Hennepin Healthcare has informed roughly 700 patients in Minneapolis receiving care at its Augustana and Parkside senior care clinics that it will be closing at the end of February.
The Minneapolis Star Tribune’s recent article entitled “Clinic closings will worsen Minnesota’s shortage of geriatric specialists” reports that patients who want to stay with Hennepin Healthcare, which operates HCMC (the big public hospital in downtown Minneapolis) can transition to one of its eight neighborhood clinics or to its large, new clinic and specialty care center in downtown.
The U.S. has fewer than 7,000 geriatricians (of whom about half are full time), and we’ll need 33,200 of these specialists by 2025 to keep pace with rising demand, according to a 2017 federal study. More than half of Minnesota’s counties don’t have any certified geriatricians, according to the state association of geriatricians.
Geriatric clinics play an important part in treating the many complex ailments and disabilities associated with aging. Elderly patients often have multiple chronic conditions, such as memory loss, macular degeneration and heart disease. This means that physicians working with the elderly must understand and monitor how various medications interact. Research shows that geriatricians generate savings over time, by reducing costly hospitalizations and stays in skilled nursing facilities.
Geriatricians “are trained to be attuned to elders’ wishes and preferences, and to see care from more of a holistic perspective,” said Eilon Caspi, a gerontologist and adjunct faculty member at the University of Minnesota’s School of Nursing. “These closings will almost certainly create instability for hundreds of people with complex health conditions.”
Dr. John Cumming, interim CEO at Hennepin Healthcare, commented that the clinic closings are part of a broader restructuring designed to achieve cost savings. However, he noted that they don’t reflect a pullback from overall senior medical care. The geriatricians and interdisciplinary teams that worked in the clinics will have the opportunity to work in other locations in the county-run system and their services will continue in more modern facilities.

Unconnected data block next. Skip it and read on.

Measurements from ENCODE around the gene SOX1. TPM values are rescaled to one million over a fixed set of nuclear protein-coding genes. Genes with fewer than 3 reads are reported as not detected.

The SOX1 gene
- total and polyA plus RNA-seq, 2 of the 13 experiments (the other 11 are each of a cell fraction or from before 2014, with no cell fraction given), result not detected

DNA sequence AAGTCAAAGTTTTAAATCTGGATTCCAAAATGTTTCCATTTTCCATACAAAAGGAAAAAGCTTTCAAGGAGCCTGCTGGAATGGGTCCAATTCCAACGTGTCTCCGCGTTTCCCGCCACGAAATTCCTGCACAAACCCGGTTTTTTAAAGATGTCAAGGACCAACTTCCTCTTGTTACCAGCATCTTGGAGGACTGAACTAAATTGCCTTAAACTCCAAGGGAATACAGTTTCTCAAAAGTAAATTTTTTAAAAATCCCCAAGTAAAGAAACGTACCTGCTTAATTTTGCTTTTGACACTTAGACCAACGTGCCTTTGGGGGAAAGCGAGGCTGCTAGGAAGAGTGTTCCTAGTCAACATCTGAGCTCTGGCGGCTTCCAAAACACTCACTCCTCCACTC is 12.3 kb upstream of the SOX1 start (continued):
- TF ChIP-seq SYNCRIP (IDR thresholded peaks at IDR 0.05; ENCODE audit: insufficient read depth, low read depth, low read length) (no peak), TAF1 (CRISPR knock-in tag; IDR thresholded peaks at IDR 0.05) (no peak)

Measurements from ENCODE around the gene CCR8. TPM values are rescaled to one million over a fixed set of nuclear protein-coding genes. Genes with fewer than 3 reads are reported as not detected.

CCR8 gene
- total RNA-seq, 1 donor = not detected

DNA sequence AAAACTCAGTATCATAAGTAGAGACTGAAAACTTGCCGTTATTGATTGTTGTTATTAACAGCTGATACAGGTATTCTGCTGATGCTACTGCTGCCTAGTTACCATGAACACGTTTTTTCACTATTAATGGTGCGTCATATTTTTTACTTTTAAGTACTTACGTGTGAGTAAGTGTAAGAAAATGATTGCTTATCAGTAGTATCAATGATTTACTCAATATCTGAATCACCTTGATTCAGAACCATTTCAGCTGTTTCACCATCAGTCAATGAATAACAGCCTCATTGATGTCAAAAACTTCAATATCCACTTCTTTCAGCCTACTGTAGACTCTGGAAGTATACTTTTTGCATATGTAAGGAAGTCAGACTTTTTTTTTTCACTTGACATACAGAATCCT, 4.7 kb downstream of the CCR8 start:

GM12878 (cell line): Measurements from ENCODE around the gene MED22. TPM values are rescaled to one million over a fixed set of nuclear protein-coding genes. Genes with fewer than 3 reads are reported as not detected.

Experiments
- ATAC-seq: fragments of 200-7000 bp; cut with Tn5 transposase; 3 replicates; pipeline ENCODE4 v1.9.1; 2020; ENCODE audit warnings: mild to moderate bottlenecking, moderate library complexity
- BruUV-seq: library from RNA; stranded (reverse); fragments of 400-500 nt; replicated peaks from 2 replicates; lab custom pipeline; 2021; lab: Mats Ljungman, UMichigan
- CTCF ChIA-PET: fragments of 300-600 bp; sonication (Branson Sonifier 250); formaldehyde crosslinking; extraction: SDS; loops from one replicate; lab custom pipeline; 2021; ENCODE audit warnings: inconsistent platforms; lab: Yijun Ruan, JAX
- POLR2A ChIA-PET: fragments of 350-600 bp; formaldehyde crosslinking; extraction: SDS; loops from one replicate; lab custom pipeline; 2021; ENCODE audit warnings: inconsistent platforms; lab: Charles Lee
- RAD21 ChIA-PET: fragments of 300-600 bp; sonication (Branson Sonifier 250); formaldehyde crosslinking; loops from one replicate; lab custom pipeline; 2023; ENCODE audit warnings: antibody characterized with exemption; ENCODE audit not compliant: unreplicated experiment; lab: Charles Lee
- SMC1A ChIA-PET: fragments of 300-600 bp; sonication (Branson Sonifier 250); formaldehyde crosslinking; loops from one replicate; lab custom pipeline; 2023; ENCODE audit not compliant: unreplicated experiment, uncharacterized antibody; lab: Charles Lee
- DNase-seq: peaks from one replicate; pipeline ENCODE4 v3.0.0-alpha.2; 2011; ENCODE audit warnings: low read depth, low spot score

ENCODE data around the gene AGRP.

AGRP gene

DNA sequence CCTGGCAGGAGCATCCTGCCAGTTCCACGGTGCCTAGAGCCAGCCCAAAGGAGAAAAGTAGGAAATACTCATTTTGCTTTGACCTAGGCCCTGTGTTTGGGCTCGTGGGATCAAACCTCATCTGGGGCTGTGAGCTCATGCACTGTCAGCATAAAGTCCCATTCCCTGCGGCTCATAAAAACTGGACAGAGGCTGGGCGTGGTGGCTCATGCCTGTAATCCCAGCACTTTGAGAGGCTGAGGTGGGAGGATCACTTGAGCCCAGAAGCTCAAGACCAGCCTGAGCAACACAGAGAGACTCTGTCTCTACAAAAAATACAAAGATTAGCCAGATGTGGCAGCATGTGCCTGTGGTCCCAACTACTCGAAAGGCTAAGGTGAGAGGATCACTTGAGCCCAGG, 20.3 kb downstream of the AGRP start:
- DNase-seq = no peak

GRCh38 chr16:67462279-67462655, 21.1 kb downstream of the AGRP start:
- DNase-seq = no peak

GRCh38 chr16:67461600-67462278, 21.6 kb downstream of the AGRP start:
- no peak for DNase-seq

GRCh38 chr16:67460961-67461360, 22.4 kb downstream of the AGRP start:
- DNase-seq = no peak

The system will also continue to provide geriatric care to patients living in about 20 nursing homes in the Twin Cities through its extended care program. The hospital system also will maintain home nursing services for seniors through its provider, MVNA, and hospice care for people diagnosed with terminal illnesses.
“We are absolutely 100% committed to continuing to provide services to the seniors in our community,” Cumming said. “I completely understand that this is a vulnerable and a fragile patient population and we do need to do this very, very carefully.”
Minnesota has 146 certified geriatricians, but they’re spread across a variety of settings, like nursing homes. This means there are many parts of the state, where geriatric services aren’t available to seniors who live at home.
Reference: Star Tribune (Jan. 12, 2020) “Clinic closings will worsen Minnesota’s shortage of geriatric specialists”